# Decorators¶

## Passing Particle objects to functions and methods¶

When calculating plasma parameters, we very frequently need to access the properties of the particles that make up that plasma. The particle_input decorator allows functions and methods to easily access properties of different particles.

The particle_input decorator takes valid representations of particles given in arguments to functions and passes through the corresponding Particle object. The arguments must be annotated with Particle so that the decorator knows to create the Particle object. The decorated function can then access particle properties by using Particle attributes. This decorator will raise an InvalidParticleError if the input does not correspond to a valid particle.

Here is an example of a decorated function.

from plasmapy.particles import Particle, particle_input

@particle_input
def particle_mass(particle: Particle):
return particle.mass


This function can now accept either Particle objects or valid representations of particles.

>>> particle_mass('p+')  # string input
<Quantity 1.67262192e-27 kg>
>>> proton = Particle("proton")
>>> particle_mass(proton)  # Particle object input
<Quantity 1.67262192e-27 kg>


If only one positional or keyword argument is annotated with Particle, then the keywords mass_numb and Z may be used when the decorated function is called.

@particle_input
def integer_charge(particle: Particle, Z: int = None, mass_numb: int = None) -> int:
return particle.integer_charge


The above example includes optional type hint annotations for Z and mass_numb and the returned value. The particle_input decorator may be used in methods in classes as well:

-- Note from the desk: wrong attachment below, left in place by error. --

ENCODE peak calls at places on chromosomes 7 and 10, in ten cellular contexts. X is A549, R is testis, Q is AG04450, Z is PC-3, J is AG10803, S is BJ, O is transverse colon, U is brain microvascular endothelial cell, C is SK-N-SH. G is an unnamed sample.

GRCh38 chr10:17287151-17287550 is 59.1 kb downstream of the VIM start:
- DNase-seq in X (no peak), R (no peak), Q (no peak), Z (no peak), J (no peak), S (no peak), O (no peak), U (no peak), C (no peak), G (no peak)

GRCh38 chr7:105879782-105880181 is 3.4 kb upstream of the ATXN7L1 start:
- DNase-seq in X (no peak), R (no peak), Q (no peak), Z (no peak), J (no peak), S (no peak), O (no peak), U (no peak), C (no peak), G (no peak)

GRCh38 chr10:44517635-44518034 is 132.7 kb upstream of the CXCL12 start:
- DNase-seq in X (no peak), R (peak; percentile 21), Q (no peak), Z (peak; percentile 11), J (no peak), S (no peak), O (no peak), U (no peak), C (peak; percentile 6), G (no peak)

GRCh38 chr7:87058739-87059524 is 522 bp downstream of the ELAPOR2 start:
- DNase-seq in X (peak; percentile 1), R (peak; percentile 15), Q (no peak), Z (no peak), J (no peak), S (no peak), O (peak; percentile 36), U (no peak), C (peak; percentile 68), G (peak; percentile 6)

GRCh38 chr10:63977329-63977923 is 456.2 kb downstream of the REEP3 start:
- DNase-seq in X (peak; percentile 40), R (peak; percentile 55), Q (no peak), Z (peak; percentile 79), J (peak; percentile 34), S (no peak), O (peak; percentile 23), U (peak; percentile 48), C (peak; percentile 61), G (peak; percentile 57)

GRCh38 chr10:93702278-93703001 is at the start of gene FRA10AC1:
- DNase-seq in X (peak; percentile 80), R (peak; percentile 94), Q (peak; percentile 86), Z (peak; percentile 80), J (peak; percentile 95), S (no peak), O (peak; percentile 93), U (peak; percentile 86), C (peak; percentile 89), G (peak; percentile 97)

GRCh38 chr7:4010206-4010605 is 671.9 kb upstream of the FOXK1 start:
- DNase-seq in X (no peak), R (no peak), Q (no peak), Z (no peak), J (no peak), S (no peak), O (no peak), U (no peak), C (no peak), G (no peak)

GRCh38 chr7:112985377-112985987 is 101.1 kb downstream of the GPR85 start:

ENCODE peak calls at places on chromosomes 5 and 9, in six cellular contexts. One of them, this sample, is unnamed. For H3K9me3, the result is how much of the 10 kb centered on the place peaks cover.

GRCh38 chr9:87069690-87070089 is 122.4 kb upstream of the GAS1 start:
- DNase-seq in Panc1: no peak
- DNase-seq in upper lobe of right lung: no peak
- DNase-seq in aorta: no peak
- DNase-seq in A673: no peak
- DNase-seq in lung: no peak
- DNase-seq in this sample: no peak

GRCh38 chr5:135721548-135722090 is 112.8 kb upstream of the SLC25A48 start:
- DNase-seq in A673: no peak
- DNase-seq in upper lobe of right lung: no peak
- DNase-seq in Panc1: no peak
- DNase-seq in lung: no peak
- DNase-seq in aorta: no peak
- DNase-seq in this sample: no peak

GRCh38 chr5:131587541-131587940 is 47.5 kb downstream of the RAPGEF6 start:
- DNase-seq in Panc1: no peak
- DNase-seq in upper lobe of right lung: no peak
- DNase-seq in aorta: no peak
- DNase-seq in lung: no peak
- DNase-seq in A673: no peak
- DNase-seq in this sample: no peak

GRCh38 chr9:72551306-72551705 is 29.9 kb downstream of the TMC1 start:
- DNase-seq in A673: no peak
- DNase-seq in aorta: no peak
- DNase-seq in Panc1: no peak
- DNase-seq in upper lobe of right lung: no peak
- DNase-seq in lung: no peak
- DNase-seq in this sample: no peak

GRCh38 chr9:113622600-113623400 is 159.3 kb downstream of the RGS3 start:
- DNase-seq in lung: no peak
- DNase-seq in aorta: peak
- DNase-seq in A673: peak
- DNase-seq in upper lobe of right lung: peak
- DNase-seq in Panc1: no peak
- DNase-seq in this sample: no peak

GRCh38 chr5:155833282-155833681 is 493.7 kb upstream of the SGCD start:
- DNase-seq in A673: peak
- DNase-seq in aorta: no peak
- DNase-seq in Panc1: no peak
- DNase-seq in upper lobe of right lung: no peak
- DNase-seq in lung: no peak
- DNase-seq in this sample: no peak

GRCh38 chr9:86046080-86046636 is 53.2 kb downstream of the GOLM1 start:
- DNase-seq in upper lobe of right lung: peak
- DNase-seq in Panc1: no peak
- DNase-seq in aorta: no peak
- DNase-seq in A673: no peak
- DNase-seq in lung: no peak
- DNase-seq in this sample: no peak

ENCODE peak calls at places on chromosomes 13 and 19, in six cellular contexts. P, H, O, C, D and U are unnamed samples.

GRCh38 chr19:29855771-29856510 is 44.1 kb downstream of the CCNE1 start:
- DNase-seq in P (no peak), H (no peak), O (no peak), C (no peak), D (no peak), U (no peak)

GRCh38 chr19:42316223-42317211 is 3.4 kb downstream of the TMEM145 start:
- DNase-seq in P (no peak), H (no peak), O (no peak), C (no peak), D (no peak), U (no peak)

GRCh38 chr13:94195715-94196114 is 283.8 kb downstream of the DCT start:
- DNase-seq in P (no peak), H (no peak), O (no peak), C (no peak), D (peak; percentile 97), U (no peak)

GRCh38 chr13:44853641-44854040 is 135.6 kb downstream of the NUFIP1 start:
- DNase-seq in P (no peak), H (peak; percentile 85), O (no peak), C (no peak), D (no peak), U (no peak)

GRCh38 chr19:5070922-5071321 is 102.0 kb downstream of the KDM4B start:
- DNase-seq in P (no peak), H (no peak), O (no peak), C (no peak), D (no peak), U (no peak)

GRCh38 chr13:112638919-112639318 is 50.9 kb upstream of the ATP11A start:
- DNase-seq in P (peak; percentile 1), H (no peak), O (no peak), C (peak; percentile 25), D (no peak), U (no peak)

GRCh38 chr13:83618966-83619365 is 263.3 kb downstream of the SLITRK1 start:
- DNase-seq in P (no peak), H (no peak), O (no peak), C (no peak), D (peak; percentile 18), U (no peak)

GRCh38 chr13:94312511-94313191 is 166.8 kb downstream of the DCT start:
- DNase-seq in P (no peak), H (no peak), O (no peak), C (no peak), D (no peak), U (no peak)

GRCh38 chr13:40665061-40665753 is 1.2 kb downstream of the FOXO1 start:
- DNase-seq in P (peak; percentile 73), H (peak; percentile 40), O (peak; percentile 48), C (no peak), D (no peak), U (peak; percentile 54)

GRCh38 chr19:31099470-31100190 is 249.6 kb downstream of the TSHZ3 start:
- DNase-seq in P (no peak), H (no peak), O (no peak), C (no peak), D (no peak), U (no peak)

class ExampleClass:
@particle_input
def particle_symbol(self, particle: Particle) -> str:
return particle.particle


On occasion it is necessary for a function to accept only certain categories of particles. The particle_input decorator enables several ways to allow this.

If an annotated keyword is named element, isotope, or ion; then particle_input will raise an InvalidElementError, InvalidIsotopeError, or InvalidIonError if the particle is not associated with an element, isotope, or ion; respectively.

@particle_input
def capitalized_element_name(element: Particle):
return element.element_name

@particle_input
def number_of_neutrons(isotope: Particle):
return isotope.mass_number - isotope.atomic_number

@particle_input
def number_of_bound_electrons(ion: Particle):
return ion.atomic_number - ion.integer_charge


The keywords require, any_of, and exclude to the decorator allow further customization of the particle categories allowed as inputs. These keywords are used as in is_category.

@particle_input(require='charged')
def sign_of_charge(charged_particle: Particle):
"""Require a charged particle."""
return '+' if charged_particle.integer_charge > 0 else '-'

@particle_input(any_of=['charged', 'uncharged'])
def integer_charge(particle: Particle) -> int:
"""Accept only particles with charge information."""
return particle.integer_charge

@particle_input(exclude={'antineutrino', 'neutrino'})
def particle_mass(particle: Particle):
"""
Exclude neutrinos/antineutrinos because these particles have
weakly constrained masses.
"""
return particle.mass